PowerPoint Presentation

This graphic shows the potential seriousness of adding heavy rainfall from Hurricane Dorian to the already above-average rain totals recorded around the county.

NEW PORT RICHEY — Pasco County officials believe Hurricane Dorian could dump up to 10 more inches of rain onto a county already saturated above normal levels.

Emergency Management Director Andrew Fossa briefed the County Commission during a special meeting Thursday. In response, the commission declared a local state of emergency in Pasco.

Fossa reported over the county has received 10 to 15 inches of rain over the last 30 days, with some isolated areas getting 20 inches or more. The northwestern corner of the county, around Aripeka, has received 15 to 20 inches, according to the county.

That total rainfall is 8 inches above normal for this time of year.

“We are to the point we are third in saturation” within the state, Fossa said. “We cannot take on any more water.”

The report also stated pump operations have been ongoing since Aug. 14 and at least 44 ground depressions have opened up countywide because of the recent period of heavy rainfall activity.

“Right now, the path [of Dorian] is showing it will make a direct hit over Pasco County,” Fossa said. “We thought when it comes, it would die down and become a tropical storm. Currently, it is forecast to be at least a Category 1 storm when it passes over the county.”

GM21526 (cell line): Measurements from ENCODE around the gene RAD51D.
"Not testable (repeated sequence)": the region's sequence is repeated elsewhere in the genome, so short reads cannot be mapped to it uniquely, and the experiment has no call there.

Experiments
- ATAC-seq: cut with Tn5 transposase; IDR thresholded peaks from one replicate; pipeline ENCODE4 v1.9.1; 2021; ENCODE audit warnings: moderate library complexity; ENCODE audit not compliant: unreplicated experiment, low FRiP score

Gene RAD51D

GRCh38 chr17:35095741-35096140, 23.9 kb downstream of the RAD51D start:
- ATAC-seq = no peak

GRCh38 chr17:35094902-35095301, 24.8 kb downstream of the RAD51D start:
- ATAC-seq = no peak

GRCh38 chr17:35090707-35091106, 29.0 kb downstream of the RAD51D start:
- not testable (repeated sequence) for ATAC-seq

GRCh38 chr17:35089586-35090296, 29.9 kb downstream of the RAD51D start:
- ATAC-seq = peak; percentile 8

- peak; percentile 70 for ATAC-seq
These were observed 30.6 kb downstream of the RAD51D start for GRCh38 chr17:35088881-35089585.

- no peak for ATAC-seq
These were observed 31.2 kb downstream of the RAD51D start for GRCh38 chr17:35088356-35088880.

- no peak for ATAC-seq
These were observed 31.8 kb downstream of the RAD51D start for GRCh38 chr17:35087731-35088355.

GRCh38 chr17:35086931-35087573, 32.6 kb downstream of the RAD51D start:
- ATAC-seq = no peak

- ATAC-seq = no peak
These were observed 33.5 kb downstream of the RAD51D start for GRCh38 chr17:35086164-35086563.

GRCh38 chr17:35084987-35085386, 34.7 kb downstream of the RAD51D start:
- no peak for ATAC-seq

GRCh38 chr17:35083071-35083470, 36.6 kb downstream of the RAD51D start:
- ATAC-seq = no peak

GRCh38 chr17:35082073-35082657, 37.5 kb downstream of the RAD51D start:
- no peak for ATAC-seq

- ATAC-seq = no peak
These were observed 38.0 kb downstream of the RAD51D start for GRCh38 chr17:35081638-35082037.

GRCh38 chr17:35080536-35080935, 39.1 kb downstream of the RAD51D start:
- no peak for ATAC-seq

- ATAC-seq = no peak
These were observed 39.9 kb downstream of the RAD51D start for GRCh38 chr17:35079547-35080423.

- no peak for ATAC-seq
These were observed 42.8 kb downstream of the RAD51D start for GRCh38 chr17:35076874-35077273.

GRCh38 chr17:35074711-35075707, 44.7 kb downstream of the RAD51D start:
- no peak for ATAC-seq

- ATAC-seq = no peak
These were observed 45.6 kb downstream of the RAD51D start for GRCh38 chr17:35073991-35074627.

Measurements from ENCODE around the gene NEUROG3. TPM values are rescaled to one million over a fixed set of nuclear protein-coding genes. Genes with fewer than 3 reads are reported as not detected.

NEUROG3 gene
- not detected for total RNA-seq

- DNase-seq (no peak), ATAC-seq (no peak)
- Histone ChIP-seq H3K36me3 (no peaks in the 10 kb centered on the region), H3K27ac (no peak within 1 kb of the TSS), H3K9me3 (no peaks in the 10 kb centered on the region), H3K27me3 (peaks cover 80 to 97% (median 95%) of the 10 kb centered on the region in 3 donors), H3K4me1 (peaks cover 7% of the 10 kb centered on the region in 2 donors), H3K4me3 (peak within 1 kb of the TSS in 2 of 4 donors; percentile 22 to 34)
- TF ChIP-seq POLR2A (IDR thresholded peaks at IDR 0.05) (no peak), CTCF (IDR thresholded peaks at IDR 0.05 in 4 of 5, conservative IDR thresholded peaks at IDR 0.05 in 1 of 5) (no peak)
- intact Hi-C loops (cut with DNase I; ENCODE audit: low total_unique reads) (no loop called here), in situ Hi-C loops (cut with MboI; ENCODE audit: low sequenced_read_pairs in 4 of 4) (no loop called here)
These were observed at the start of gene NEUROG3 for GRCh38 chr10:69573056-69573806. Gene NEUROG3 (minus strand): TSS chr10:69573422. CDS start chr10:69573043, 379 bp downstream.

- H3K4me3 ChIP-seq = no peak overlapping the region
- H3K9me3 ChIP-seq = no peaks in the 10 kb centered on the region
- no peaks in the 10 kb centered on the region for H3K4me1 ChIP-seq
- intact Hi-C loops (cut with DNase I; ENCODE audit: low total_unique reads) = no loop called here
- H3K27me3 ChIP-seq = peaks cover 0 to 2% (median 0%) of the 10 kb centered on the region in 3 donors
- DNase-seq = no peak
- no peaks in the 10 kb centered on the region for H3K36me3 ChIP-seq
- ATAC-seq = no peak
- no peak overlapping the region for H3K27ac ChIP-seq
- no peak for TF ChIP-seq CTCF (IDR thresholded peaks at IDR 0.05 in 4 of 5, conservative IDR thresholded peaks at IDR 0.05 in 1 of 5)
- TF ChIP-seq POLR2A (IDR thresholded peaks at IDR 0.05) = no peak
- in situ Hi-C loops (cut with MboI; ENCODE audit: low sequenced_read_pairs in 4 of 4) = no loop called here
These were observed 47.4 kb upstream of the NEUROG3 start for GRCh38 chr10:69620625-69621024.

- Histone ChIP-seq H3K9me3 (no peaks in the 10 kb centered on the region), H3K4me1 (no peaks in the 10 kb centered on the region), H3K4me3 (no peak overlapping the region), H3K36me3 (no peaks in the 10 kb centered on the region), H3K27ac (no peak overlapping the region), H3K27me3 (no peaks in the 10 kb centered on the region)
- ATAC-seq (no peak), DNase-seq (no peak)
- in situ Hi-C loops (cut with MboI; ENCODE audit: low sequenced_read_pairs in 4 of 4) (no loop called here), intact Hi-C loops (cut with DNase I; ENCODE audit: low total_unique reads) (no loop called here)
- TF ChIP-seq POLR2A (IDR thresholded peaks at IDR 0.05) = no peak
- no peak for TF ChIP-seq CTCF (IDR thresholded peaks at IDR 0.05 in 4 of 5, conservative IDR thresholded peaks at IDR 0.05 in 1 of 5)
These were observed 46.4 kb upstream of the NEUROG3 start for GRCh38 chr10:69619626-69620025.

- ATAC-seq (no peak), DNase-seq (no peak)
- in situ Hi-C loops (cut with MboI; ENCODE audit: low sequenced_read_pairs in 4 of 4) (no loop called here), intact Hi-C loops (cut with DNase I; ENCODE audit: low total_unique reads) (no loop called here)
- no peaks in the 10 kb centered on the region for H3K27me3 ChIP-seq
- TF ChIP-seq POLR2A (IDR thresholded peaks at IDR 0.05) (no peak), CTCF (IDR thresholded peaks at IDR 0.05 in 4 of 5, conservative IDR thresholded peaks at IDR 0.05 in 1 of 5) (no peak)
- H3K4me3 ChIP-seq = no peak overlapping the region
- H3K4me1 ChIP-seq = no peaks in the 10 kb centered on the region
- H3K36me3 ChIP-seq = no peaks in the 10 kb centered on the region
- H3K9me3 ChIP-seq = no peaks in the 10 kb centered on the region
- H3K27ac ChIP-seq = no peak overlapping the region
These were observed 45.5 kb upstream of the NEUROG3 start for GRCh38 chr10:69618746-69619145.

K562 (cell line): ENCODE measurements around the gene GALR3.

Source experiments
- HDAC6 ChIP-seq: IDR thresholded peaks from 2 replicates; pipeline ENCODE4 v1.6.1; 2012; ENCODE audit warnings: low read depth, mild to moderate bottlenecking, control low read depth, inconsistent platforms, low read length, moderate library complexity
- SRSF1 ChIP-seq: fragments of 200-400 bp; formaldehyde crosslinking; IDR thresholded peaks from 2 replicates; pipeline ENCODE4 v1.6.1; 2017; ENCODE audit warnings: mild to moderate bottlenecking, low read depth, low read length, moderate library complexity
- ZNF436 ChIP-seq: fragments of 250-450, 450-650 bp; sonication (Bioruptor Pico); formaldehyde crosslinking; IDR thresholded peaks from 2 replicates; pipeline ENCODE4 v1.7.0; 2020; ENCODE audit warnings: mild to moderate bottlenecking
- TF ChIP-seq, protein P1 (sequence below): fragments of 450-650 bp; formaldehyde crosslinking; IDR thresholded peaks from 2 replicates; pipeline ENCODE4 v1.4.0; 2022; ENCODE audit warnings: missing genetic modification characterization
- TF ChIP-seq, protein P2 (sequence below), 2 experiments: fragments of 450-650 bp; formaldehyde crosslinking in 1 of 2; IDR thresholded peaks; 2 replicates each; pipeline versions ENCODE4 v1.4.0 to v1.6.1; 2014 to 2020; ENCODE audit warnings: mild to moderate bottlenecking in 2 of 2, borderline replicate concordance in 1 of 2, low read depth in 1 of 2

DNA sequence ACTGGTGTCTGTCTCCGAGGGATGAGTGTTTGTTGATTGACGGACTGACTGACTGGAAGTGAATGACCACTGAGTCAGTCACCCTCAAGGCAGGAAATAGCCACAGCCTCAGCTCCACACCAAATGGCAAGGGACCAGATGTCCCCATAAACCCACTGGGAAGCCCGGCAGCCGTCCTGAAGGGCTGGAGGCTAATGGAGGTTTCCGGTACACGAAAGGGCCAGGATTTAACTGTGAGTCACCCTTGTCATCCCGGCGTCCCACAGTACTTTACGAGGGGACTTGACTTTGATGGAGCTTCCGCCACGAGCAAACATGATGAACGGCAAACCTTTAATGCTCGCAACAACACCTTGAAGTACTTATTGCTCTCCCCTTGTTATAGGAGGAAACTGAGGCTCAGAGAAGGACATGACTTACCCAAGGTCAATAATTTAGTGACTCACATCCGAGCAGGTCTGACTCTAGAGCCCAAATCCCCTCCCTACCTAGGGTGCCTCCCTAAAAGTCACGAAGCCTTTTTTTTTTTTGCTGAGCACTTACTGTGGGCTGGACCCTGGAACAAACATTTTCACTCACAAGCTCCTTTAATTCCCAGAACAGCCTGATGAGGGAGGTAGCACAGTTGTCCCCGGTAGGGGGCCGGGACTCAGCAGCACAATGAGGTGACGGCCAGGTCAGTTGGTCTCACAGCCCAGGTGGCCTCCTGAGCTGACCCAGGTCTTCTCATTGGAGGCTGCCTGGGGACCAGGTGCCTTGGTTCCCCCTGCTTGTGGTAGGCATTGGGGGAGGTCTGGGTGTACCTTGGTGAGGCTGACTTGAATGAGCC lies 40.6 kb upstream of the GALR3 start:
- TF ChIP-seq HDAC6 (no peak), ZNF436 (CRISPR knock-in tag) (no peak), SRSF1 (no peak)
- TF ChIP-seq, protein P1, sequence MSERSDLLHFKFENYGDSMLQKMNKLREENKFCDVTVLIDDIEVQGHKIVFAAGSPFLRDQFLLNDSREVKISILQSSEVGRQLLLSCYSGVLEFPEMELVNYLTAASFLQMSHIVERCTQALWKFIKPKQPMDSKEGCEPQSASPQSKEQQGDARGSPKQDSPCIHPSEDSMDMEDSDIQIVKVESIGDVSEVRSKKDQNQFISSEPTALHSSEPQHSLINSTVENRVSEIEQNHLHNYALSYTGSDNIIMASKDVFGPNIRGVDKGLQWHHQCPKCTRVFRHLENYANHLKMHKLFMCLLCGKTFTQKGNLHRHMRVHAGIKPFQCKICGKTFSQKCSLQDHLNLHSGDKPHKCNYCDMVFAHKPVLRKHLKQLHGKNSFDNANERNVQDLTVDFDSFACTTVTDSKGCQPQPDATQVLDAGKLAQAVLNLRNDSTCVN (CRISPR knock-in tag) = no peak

Category 1 is the lowest on the five-level Saffir-Simpson hurricane scale.

Fossa said should the storm take a path north of Pasco County and as a result “the rainfall chances would decrease at least a little bit.”

“If it passes south of us, the rainfall chances are going to go up significantly,” he said.

Fossa added that once the storm leaves the county, the worries then will focus on the potential storm surges that could be left in its wake.

“Any way you look at it, we’re going to get a lot of rain dumped on us again,” he said. “We are going to get that rain. The rivers are going to rise on us, and it’s going to be a fast-rise this time – not a slow-rise like the last time.

Fossa said the Anclote, Cypress and Withlacoochee rivers have already reached the action stage, meaning water surface is generally near or slightly above the tops of their banks.

County Administrator Dan Biles said, “Public Works is prepared and a lot of pumps are in place.”

Biles also said as of Thursday morning there were no thoughts of having to evacuate any specific areas.

“We might have to open a place for special needs and seniors, but that is as far as we have gotten,” he said.

Biles said the county would be transmitting any significant information concerning the storm on the My Pasco app and the county Facebook page.